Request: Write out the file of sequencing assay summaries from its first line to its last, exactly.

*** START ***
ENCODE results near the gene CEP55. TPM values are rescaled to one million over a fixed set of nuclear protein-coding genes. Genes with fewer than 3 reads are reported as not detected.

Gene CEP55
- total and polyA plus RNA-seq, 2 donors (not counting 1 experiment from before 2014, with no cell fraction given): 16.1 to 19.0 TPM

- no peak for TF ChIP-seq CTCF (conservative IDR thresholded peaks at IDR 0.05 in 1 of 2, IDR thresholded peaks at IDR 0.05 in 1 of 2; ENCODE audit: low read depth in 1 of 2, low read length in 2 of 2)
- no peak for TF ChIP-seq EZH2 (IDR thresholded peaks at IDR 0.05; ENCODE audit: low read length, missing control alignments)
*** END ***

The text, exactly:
ENCODE results near the gene CEP55. TPM values are rescaled to one million over a fixed set of nuclear protein-coding genes. Genes with fewer than 3 reads are reported as not detected.

Gene CEP55
- total and polyA plus RNA-seq, 2 donors (not counting 1 experiment from before 2014, with no cell fraction given): 16.1 to 19.0 TPM

- no peak for TF ChIP-seq CTCF (conservative IDR thresholded peaks at IDR 0.05 in 1 of 2, IDR thresholded peaks at IDR 0.05 in 1 of 2; ENCODE audit: low read depth in 1 of 2, low read length in 2 of 2)
- no peak for TF ChIP-seq EZH2 (IDR thresholded peaks at IDR 0.05; ENCODE audit: low read length, missing control alignments)